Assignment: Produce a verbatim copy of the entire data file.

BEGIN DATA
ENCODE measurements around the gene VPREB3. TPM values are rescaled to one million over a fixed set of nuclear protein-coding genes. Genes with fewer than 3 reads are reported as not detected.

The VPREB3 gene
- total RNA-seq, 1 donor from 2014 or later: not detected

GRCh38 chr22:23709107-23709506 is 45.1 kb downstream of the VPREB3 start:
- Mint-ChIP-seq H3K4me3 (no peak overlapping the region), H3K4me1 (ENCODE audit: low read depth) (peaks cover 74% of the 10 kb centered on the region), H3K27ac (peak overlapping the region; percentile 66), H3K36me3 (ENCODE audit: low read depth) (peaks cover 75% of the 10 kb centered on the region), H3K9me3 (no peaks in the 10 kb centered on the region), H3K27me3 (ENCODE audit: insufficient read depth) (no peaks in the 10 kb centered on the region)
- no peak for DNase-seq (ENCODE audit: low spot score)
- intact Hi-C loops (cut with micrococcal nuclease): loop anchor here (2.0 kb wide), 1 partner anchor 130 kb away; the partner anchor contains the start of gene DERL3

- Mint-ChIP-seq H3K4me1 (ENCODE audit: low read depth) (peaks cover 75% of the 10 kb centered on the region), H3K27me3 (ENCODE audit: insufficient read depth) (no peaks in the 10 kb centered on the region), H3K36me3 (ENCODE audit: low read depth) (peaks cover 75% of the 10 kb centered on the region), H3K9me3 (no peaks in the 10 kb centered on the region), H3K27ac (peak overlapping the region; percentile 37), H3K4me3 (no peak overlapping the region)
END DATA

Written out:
ENCODE measurements around the gene VPREB3. TPM values are rescaled to one million over a fixed set of nuclear protein-coding genes. Genes with fewer than 3 reads are reported as not detected.

The VPREB3 gene
- total RNA-seq, 1 donor from 2014 or later: not detected

GRCh38 chr22:23709107-23709506 is 45.1 kb downstream of the VPREB3 start:
- Mint-ChIP-seq H3K4me3 (no peak overlapping the region), H3K4me1 (ENCODE audit: low read depth) (peaks cover 74% of the 10 kb centered on the region), H3K27ac (peak overlapping the region; percentile 66), H3K36me3 (ENCODE audit: low read depth) (peaks cover 75% of the 10 kb centered on the region), H3K9me3 (no peaks in the 10 kb centered on the region), H3K27me3 (ENCODE audit: insufficient read depth) (no peaks in the 10 kb centered on the region)
- no peak for DNase-seq (ENCODE audit: low spot score)
- intact Hi-C loops (cut with micrococcal nuclease): loop anchor here (2.0 kb wide), 1 partner anchor 130 kb away; the partner anchor contains the start of gene DERL3

- Mint-ChIP-seq H3K4me1 (ENCODE audit: low read depth) (peaks cover 75% of the 10 kb centered on the region), H3K27me3 (ENCODE audit: insufficient read depth) (no peaks in the 10 kb centered on the region), H3K36me3 (ENCODE audit: low read depth) (peaks cover 75% of the 10 kb centered on the region), H3K9me3 (no peaks in the 10 kb centered on the region), H3K27ac (peak overlapping the region; percentile 37), H3K4me3 (no peak overlapping the region)